As Jesus asks this question, he’s not interested in the depth of the disciples’ thinking, he’s interested in the disposition of their hearts. This question isn’t an invitation into lively, academic dialogue, it’s an invitation into discipleship. The theologian Stanley Hauerwas said it well. “I do not put much stock in ‘believing in God.’ The grammar of "belief" invites a far too rationalistic account of what it means to be a Christian. "Belief" implies propositions about which you get to make up your mind before you know the work they are meant to do. Does that mean that I do not believe in God? Of course not, but I am far more interested in what a declaration of belief entails for how I live my life.”
It’s not about intellectual assent. It’s about the how that declaration shapes your life. Nothing about Matthew’s story, to this point, would suggest that Peter has it all figured out. His response doesn’t come from an intellectual assurance about Jesus and the nature of God, it is a visceral response to something that is beyond his understanding. He doesn’t understand how the water works; all he knows is that it quenches his thirst.
I’m struck by the way that Peter’s confession about Jesus seems to prompt Jesus’ confession about Peter. Peter’s response to that question, “Who do you say that I am?,” radically shapes his own identity. So much so that Jesus gives him a new name. He’s called “Peter” throughout Matthew’s gospel, but that’s simply because the gospel is written after the fact. The author trying to make it clear from the beginning that Simon and Peter are the same person. But this is the moment, in Matthew’s gospel, in which Jesus names Simon as Peter, which translates “the rock.” And, Jesus links this name with Peter’s identity. “On this rock I will build my church.”
This act of renaming someone is present throughout scripture. Abram is renamed Abraham and Sarai as Sarah. Saul is renamed Paul. Jacob is called Israel. In each instance, the renaming is the result of their response to God. Our claims about God shape our identities, who we are. And those claims aren’t made in an ivory tower. They aren’t mere concepts; They have tangible meaning for our lives.
How do you respond to Jesus’ question, “Who do you say that I am?”
You know, I wonder if many of us choose the non-response response? It’s what Rev. Peter Marty called “the statue option.” That seems to be the approach of most of the disciples in the story. When Jesus asks what all of the other people say about him, they’re all pretty quick to respond. But, when he turns the question on them, “But who do YOU say I am?,” it seems like most of the disciples stand as still as possible, hoping to fade into the background, for Jesus to call on someone else. Peter’s is the only response.
You remember what it’s like to sit in a classroom and the teacher asks a question and you’re just praying that she doesn’t call on you? And, there’s a strategy to it. You don’t want to stand out, but you don’t want to be so obvious about not standing out that you end up standing out. Where you sit matters. If you sit up front, you’re in the immediate line of sight. But, you’re also hoping that the teacher assumes that, because you’re in that spot, you’re a pretty good student. If you sit in the back, that’s a dead giveaway that you’re trying to avoid attention.
I was a back row student during high school. In my defense, part of that is from reading too many Western novels and not liking the idea of having people behind me. But, it was also because I had a bad habit of not doing my homework during the first couple of years of high school. And so, when the teacher would ask a question, I would do my best to not attract attention. Unfortunately, I wasn’t always successful. It was particularly bad in Latin class, because it was a small class, making it difficult to hide, and because it’s hard to fake Latin. If you can’t translate the sentence, it’s pretty obvious you didn’t do your homework. Well, sure enough, one day Ms. Polk called on me to translate the sentence, and I hadn’t done my homework. So, I tried to fake it and stumble my way through the translation. But, again, you can’t fake Latin. And, I had a bit of a bad track record with my homework. So, Ms. Polk stopped me and asked, “did you do your homework?” I sheepishly responded, “no Ms. Polk…” She was obviously a little frustrated, but she looked at me and said, “Louis, it’s a good thing you’re cute.” It’s the only time I’ve been called cute by a teacher.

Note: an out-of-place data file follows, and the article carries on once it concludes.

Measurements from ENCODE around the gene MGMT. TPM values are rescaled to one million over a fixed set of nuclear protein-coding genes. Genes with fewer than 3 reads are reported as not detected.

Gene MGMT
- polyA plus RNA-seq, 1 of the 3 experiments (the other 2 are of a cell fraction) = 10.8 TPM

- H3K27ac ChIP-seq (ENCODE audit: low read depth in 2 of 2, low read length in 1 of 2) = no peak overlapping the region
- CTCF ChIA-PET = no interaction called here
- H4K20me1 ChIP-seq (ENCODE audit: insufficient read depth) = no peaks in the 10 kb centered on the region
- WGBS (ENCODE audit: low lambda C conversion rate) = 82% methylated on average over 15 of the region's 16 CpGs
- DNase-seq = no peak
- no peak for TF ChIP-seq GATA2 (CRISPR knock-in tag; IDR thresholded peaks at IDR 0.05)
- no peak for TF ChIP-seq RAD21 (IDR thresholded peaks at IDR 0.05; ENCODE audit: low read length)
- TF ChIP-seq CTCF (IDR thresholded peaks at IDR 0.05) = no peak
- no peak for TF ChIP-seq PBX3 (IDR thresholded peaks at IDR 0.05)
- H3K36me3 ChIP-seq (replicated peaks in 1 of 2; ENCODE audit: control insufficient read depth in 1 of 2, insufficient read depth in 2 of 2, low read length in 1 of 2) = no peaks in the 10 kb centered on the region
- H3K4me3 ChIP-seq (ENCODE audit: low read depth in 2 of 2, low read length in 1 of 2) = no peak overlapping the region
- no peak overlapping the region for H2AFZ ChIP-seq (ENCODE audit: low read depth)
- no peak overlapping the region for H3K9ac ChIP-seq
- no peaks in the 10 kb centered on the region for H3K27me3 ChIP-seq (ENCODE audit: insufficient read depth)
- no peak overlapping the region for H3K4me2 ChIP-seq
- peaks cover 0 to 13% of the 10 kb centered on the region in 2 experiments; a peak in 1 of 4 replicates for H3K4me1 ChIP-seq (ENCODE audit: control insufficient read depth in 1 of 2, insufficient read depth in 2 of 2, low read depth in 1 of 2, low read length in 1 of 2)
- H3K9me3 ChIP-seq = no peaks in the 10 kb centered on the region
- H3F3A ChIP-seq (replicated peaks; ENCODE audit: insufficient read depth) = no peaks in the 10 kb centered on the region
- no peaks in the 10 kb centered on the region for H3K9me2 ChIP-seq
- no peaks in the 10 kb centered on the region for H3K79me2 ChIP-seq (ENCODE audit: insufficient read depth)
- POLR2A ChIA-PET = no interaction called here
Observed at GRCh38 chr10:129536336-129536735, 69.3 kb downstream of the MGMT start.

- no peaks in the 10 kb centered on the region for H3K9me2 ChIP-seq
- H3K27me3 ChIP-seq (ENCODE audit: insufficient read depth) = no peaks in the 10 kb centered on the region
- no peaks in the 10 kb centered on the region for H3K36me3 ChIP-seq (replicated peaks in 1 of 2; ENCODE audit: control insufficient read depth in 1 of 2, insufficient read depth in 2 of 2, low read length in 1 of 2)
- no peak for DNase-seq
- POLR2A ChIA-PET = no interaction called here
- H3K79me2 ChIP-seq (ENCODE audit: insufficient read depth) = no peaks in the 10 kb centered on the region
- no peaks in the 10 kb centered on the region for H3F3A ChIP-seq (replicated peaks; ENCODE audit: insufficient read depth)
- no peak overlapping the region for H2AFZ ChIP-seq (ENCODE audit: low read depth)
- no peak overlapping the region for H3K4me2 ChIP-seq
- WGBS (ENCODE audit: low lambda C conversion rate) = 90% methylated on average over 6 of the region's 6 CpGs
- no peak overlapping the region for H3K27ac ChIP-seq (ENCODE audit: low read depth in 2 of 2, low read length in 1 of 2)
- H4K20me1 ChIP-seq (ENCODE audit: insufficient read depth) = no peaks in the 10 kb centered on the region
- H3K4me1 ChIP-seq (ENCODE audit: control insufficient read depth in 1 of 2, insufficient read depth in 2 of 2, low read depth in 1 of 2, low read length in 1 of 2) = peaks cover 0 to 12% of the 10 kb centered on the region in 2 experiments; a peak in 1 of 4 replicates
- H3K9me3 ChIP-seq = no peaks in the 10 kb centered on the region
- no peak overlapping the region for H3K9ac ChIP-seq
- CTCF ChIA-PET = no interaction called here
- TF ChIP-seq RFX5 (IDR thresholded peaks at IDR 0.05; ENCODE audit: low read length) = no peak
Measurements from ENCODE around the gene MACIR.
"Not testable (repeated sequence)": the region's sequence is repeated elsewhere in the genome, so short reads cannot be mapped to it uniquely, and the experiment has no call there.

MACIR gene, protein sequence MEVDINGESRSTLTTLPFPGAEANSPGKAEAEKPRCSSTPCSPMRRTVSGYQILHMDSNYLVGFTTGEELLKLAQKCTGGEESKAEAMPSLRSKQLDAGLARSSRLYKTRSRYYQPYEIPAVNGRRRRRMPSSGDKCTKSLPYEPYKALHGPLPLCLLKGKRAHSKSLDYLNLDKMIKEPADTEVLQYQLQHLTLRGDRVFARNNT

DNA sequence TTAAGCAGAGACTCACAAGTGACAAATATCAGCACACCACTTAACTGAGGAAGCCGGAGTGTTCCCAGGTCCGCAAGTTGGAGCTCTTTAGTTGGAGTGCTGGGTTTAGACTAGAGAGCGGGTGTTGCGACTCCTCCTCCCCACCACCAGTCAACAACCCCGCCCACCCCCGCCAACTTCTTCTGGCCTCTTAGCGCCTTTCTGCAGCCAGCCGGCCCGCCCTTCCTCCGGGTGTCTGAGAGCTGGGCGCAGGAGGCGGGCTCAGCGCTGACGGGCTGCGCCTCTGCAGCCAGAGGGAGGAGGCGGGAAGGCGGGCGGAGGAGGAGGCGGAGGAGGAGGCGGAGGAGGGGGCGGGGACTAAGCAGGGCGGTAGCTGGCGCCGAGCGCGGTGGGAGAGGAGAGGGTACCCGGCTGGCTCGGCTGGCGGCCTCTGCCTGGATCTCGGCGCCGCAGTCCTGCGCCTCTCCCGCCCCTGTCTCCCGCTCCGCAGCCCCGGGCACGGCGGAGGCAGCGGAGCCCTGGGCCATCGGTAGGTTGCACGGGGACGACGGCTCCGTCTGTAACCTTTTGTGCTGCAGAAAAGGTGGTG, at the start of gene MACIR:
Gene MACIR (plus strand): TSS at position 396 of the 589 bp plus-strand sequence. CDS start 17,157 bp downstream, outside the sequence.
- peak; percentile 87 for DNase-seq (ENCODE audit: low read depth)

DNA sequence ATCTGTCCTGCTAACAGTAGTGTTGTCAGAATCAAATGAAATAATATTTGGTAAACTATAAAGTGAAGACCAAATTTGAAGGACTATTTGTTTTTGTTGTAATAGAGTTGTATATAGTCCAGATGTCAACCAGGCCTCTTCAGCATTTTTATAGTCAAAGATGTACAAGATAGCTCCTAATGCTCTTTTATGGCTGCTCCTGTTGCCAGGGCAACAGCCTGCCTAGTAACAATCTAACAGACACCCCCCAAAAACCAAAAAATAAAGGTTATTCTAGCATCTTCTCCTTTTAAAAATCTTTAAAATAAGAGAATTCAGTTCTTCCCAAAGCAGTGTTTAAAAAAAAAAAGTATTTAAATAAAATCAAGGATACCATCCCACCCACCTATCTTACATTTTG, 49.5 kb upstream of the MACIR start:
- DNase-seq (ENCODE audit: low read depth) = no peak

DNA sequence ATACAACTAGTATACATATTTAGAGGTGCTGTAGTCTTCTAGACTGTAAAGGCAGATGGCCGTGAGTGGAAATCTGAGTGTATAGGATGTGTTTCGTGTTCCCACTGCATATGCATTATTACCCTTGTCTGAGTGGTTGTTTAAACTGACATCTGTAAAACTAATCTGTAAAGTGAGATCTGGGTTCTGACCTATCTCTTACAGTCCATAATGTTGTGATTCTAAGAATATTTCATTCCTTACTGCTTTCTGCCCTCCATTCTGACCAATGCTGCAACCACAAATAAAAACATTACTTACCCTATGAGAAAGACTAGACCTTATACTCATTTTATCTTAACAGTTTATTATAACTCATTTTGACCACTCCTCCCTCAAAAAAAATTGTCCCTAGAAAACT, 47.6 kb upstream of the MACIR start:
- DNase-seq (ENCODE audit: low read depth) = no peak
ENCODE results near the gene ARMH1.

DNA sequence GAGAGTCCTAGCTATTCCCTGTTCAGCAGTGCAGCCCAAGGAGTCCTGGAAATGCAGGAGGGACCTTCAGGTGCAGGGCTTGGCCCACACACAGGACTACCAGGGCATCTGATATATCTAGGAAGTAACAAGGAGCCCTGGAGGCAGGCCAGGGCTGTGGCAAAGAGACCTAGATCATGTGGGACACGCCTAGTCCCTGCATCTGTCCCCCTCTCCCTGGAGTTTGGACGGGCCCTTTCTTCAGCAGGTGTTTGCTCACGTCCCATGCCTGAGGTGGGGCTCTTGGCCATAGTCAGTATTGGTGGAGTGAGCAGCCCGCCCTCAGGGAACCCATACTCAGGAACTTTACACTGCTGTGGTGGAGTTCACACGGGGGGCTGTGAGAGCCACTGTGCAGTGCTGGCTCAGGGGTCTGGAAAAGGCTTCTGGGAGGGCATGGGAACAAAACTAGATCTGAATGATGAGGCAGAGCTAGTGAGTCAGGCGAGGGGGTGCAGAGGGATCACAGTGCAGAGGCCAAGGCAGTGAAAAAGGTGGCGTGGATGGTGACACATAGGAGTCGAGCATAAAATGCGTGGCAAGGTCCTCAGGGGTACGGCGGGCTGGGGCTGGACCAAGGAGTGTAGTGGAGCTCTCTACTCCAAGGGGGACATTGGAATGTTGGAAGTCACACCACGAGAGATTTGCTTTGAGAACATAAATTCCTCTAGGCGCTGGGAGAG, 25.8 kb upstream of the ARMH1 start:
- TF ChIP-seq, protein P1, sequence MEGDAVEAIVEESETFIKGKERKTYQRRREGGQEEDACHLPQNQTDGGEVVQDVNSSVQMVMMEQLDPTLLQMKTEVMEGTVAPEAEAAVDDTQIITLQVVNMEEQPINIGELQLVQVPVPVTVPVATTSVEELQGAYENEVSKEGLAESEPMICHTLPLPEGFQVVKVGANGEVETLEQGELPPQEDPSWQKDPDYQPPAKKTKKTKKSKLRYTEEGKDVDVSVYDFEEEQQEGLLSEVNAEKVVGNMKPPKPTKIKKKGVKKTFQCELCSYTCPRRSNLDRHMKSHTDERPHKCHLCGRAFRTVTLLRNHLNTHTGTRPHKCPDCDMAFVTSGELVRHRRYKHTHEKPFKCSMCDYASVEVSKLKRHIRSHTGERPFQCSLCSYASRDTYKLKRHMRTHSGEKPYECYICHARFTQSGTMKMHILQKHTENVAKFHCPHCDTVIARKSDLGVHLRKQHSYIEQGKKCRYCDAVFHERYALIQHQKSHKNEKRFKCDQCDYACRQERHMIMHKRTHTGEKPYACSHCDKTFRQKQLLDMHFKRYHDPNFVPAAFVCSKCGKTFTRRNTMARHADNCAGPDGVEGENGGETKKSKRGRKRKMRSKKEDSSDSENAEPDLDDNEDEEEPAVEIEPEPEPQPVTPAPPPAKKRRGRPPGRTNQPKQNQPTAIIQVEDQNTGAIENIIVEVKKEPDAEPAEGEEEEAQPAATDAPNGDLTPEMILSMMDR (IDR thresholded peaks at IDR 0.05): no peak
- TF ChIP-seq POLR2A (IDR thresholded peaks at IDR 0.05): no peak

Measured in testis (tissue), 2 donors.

What is your response? When Jesus asks the question, “Who do you say that I am?,” how do you respond? Do you choose the statue option? Just try to fade into the background and hope that he calls on somebody else? Because even a non-response is a response, isn’t it?
The way we respond to this question, what we claim about Christ, has ramifications for our lives. I’m not talking eternal destination type stuff. This isn’t a fire and brimstone sermon. We don’t do a lot of those in the Methodist Church. Maybe it’s because we tend to avoid offending people. Maybe because we have enough humility to know that there is much we do not know. Or, maybe the Southern Baptists have it right and we should do a few more feet to the heat messages. Regardless, I’m talking about the ramifications for this life. The way we respond to this question shapes our lives, it shapes our identities, and it shapes our world.
Simon Peter declared, “You are the Messiah, the Son of the Living God.” And it shaped the course of his life. It defined him. And, through him, the world was affected. Through him, the peace, the hope, and the love of the gospel spread--changing lives and communities. God knows that our world needs a little peace, hope, and love right now.
What is your response to the question?
Discussion Guide for July 17: Who Do You Say That I Am?
- Share what you have heard people say about the identity of Jesus.
- Share something you learned from the sermon about the identity of Jesus.
- Share who Jesus is to you. What titles resonate with you (Christ, Lord, Savior, King)?
- Share your story of claiming Jesus as the Messiah.